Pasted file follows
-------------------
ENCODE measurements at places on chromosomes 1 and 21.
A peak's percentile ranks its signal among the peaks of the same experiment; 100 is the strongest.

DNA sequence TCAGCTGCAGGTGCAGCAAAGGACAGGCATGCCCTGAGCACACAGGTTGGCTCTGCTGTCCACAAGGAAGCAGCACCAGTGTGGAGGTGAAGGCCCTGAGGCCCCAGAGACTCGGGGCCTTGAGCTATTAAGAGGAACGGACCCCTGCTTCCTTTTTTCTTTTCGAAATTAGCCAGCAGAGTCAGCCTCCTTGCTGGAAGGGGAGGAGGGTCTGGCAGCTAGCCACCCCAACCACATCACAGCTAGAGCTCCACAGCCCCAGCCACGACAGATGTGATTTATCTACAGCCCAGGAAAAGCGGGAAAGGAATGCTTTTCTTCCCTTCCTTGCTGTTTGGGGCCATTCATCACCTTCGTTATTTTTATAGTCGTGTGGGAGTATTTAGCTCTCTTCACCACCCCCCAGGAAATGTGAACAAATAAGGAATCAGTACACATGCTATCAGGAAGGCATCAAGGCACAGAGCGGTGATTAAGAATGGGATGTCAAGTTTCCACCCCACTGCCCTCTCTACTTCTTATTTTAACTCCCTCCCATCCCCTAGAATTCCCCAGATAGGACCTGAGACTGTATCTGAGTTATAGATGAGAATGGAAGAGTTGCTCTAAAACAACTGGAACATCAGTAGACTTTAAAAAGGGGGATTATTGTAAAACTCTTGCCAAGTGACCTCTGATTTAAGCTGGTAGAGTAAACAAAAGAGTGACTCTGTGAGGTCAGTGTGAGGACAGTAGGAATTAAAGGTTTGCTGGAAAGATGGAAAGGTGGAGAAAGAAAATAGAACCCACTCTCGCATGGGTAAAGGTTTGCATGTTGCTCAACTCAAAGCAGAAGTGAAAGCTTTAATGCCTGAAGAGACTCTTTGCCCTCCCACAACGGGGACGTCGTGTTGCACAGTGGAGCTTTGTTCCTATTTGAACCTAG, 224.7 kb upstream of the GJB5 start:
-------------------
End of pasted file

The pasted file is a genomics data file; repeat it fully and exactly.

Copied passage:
ENCODE measurements at places on chromosomes 1 and 21.
A peak's percentile ranks its signal among the peaks of the same experiment; 100 is the strongest.

DNA sequence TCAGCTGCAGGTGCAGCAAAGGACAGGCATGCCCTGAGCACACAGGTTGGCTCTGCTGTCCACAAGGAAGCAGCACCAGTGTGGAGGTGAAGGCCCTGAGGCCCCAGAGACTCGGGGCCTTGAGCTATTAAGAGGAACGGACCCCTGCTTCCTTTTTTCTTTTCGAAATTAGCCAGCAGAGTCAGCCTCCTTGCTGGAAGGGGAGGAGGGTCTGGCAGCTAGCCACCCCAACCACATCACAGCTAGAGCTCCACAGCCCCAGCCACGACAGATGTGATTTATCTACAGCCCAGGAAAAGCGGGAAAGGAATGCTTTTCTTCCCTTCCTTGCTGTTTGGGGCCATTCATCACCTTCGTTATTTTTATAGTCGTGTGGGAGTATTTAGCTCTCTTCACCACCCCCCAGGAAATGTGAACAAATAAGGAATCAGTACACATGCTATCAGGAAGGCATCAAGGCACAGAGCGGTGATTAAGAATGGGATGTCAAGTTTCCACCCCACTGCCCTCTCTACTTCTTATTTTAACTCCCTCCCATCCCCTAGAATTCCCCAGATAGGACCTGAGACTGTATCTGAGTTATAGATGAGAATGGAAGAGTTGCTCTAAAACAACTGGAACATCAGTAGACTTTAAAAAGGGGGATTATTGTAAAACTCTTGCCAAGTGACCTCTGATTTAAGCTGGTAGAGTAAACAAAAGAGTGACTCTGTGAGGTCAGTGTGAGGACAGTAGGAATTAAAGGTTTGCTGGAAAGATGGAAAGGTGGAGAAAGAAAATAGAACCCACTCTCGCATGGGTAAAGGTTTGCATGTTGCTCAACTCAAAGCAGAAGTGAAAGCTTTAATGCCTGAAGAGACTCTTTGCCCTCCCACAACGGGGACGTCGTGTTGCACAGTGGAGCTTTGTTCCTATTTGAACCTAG, 224.7 kb upstream of the GJB5 start: